Structural Steel Design

Structural steel design is a branch of Structural Engineering that focuses on the design of steel structures where the structural steel is used as a construction material in a variety of shapes, each having their own properties.

Pros and Cons of Structural Steel


  • Can be used to design high-rise buildings (skyscrapers)
  • Has a good tensile and compressive strength (equally)
  • Is a ductile material, and is, therefore, strong enough to withstand external pressures (earthquake, wind, etc.)
  • Is a recyclable material and the recycled material can be used for the construction of a new structure (has good scrap value)
  • Is a lightweight material, therefore, it can span long distance
  • Does not require formwork, unlike concrete which makes it cheaper than reinforced concrete
  • Is easily erectable which speeds up the construction process and it is easy to assemble/disassemble the structure
  • Has less repair and maintenance costs compared to concrete
  • There is a variety of connections types (welds, bolts, rivets)


  • Has less fire resistance compared to concrete, therefore, it needs fireproofing to resist fire damage; can melt at very high temperatures
  • Has buckling problems
  • Exact measurements have to be known before the transport and delivery of steel because the steel fabrication company does the manufacturing off-site (prefabrication)
  • Corrosion/Rusting issues therefore needs anti-rust paint
  • Requires skilled labor

Load Path is the transmission of loads from one member (Ex: Beam) to the other (Ex: Girder), where the load is transferred downward, from the roof of the structure, all the way down to the foundation.

Types of loads:

  • Dead Load (DL or D):load that is built-in, that comes with the structure itself; internal load (ex: self-weight of a beam).
  • Live Load (LL or L):load exerted by an external/foreign object that is not built-in with the structure (ex: a person standing on a floor).
  • Wind Load (W): load exerted by the wind on the structure.
  • Earthquake Load (E):load exerted by an earthquake on the structure.
  • Snow Load (S):load exerted by a snow on the structure.
  • Rain Load (R):load exerted by a rain on the structure.
  • Live load roof(Lr):load exerted by a live load on the roof.
  • Fluid Load (F):load exerted by fluids on the structure.
  • Hydrostatic/Lateral soil pressures (H):load exerted by lateral soil on the structure.
  • Self-straining force (T):self straining load.

Load combinations,Load and Resistance Factor Design(LRFD):

Ru≤ΦRn (where Ru = Ultimate,factored strength, Rn = Nominal strength and Φ= Factor of safety,FS)

  1. 1.4D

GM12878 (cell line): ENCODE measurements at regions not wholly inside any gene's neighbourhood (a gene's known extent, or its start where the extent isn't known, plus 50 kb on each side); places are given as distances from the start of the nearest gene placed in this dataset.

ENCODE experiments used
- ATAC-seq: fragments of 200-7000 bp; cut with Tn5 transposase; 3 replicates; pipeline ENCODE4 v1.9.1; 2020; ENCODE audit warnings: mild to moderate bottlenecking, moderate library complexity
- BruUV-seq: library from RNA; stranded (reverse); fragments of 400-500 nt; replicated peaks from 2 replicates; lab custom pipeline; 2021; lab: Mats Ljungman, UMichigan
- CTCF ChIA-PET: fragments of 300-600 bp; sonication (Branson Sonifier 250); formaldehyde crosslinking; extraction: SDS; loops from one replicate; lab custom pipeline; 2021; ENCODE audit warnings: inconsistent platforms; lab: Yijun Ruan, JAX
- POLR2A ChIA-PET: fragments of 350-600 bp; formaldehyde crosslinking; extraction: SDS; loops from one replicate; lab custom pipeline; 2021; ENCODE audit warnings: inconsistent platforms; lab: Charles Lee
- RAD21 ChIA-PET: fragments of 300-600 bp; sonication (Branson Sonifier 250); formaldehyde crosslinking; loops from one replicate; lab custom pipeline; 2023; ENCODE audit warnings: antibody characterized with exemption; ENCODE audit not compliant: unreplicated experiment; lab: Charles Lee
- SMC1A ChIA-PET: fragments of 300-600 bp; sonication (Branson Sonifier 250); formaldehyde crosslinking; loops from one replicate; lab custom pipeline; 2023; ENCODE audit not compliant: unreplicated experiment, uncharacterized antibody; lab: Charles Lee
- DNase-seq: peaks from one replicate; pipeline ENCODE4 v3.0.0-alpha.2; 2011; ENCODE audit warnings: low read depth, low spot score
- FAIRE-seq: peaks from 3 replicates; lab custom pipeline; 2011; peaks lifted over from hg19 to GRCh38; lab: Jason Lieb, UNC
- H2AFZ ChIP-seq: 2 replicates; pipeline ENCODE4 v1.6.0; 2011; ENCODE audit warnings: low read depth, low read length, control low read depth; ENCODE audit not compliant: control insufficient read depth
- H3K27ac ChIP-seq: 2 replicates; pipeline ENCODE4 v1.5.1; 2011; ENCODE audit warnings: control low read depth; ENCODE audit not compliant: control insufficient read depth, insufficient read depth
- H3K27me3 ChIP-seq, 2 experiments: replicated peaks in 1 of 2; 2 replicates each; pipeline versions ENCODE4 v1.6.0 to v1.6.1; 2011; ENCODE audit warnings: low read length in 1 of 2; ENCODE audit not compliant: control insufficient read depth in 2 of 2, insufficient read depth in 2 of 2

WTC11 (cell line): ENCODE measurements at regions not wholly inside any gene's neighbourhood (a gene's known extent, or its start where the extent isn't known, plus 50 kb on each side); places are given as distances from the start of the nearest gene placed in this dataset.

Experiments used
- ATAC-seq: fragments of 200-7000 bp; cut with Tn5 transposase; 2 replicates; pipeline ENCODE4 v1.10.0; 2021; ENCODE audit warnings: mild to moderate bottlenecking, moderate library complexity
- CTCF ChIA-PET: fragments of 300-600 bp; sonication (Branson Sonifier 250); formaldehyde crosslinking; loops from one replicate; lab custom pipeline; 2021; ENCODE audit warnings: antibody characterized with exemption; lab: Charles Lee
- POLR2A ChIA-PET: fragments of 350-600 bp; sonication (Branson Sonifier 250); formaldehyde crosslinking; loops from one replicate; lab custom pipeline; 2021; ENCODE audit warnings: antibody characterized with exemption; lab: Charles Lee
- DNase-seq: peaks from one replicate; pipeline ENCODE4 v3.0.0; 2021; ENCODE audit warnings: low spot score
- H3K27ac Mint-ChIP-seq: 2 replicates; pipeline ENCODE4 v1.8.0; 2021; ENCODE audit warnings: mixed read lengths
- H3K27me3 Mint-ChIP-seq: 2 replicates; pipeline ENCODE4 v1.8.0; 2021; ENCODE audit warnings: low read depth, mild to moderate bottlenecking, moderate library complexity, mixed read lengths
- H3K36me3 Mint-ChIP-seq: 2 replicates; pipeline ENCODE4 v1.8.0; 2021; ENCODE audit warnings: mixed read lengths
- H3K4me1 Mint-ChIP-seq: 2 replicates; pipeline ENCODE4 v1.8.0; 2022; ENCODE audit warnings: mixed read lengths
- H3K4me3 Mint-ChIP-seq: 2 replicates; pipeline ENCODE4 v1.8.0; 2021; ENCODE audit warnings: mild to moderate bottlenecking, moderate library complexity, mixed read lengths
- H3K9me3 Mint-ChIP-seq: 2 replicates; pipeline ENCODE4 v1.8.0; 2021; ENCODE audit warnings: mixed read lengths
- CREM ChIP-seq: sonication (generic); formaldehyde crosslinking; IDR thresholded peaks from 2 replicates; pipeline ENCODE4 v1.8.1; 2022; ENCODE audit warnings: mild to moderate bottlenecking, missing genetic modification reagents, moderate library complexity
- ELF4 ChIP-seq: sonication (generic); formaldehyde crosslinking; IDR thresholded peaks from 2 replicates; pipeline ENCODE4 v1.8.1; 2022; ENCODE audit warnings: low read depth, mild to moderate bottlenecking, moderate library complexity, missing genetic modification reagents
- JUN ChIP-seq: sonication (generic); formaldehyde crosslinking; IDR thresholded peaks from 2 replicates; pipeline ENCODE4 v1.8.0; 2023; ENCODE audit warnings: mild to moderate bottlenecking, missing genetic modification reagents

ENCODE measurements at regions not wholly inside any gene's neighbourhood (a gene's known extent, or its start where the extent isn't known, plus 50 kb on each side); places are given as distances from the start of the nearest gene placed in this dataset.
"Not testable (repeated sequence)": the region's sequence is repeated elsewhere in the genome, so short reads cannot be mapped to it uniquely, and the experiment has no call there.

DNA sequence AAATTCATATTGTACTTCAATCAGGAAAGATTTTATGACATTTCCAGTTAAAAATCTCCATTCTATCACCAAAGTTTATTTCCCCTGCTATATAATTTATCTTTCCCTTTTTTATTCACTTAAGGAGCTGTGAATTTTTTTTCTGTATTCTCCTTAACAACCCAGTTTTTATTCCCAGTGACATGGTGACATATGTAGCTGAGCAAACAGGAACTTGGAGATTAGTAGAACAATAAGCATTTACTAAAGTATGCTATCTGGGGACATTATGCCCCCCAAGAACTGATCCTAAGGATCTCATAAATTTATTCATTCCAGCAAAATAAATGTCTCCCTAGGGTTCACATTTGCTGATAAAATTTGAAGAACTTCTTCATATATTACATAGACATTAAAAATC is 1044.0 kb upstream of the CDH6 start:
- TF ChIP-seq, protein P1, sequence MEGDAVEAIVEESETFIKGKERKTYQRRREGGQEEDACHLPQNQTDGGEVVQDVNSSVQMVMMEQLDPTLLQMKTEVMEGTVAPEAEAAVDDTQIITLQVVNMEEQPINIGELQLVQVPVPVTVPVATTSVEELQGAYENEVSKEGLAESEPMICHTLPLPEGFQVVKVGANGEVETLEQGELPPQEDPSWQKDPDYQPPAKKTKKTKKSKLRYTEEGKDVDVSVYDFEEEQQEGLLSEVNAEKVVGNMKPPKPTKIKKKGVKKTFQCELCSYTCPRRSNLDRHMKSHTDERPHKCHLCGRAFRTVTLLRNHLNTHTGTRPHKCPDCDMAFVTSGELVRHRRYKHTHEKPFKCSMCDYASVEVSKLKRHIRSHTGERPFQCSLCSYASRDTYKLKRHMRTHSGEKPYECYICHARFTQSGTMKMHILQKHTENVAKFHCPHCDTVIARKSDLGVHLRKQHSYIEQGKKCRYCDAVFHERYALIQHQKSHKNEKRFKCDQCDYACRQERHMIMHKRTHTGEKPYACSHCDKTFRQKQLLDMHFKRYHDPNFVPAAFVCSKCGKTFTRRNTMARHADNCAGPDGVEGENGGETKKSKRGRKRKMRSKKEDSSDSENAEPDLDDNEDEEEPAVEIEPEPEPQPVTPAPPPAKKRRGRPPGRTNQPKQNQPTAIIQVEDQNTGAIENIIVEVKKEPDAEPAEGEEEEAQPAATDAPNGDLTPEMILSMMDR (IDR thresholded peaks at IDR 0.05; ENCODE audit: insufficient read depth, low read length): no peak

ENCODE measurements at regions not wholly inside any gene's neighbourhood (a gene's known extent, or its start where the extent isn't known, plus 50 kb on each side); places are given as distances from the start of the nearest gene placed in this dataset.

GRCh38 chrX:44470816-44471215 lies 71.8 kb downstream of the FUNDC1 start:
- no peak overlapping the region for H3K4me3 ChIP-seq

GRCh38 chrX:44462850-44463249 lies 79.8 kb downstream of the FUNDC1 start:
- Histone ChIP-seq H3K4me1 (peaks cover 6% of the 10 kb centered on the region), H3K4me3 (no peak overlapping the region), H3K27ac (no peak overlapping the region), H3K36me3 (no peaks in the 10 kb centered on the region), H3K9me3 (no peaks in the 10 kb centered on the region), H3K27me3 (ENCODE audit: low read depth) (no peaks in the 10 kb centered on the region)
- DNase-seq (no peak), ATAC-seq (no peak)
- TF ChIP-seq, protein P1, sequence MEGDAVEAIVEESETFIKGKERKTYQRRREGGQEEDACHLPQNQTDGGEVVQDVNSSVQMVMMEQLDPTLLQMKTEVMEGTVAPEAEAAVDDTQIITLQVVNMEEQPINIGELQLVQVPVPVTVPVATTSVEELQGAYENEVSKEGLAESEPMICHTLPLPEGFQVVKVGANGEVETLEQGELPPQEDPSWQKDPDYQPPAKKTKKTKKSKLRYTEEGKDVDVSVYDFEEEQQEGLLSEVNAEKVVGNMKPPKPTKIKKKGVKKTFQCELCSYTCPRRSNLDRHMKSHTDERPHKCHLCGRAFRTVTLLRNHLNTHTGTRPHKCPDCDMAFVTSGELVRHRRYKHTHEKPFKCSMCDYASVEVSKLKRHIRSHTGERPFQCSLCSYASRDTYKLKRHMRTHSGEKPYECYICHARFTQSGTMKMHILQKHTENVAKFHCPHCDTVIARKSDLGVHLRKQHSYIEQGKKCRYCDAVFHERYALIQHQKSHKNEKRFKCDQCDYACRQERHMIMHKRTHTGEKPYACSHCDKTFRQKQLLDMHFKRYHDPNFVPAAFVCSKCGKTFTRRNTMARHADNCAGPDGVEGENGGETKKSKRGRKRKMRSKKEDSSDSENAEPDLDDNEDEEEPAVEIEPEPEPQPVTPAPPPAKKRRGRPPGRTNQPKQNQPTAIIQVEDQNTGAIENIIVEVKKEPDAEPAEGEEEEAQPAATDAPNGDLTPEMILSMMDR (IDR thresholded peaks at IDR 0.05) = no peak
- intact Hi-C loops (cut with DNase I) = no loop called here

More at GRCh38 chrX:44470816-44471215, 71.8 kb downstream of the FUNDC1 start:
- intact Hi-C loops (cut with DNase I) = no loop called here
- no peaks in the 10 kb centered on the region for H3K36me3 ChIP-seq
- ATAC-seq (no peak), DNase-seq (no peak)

2. 1.2D + 1.6L + 0.5(Max{Lr/S/R})
  3. 1.2D + 1.6(Max{Lr/S/R})+ (Max{L or 0.8W})
  4. 1.2D + 1.6W + L + 0.5(Max{Lr/S/R})
  5. 1.2D + 1.0E + L + 0.2S
  6. 0.9D + 1.6W
  7. 0.9D + 1.0E

Load combinations,Allowable Strength Design (ASD):

Ra≤Rn/Ω (where Ra = Allowable strength, Rn = Nominal strength and Ω=Factor of safety,FS)

  1. D + F
  2. D + H + F + L + T
  3. D + H + F + (Max{Lr/S/R})
  4. D + H + F + 0.75(L + T) + 0.75(Max{Lr/S/R})
  5. D + H + F + (Max{W/0.7E})
  6. D + H + F + 0.75(Max{W/0.7E}) + 0.75L + 0.75(Max{Lr/S/R})
  7. 0.6D + W + H
  8. 0.6D + 0.7E + H

    Worked out problems with solutions in pdf files

    ASD and LRFD

  1. How to find the factored load using LRFD method
  2. Steel Design Ex1 (factored loads)
    Figure : Steel Design example 1(Factored loads)


    Steel Beam Design

  3. How to select the lightest beam size
  4. For the simply supported floor beam with point loads (live and dead loads) at midspan as shown below, select the lightest W-shape beam using LRFD method (factored loads). The beam is laterally braced at the supports and at midspan.

    Steel Design Ex2 (selecting the lightest beam)
    Figure : Steel Design example 2(selecting the lightest beam)


    Column Analysis

  5. Column problem
  6. For the pinned-pinned steel column shown below, calculate:
    (a) the critical load, PCR and critical stress, FCR, and,
    (b) the available strength in axial compression,ΦPn, and
    (c) the available critical stress, ΦFCR.

    Pinned-Pinned Steel Wide Flange Column
    Figure : Pinned-Pinned Steel Wide Flange Column


    Noncomposite Beam and Girder Design (Using a Floor Framing Plan)

  7. How to analyze a beam and girder in a framing plan
  8. For the floor framing plan (non-composite) shown below, design girder, G1, and beam, B1. The Dead Load including self-weight (DL) is 80 psf,and the Live Load (LL) is 110 psf.

    Floor Framing Plan
    Figure : Floor Framing Plan


  9. How to analyze a joist
  10. Composite Floor Design
  11. Base Plate Design






Questions about this website? Contact our Webmaster .

Copyright © 2018 DTY Tutoring, Inc. All rights reserved . Addis Ababa, Ethiopia.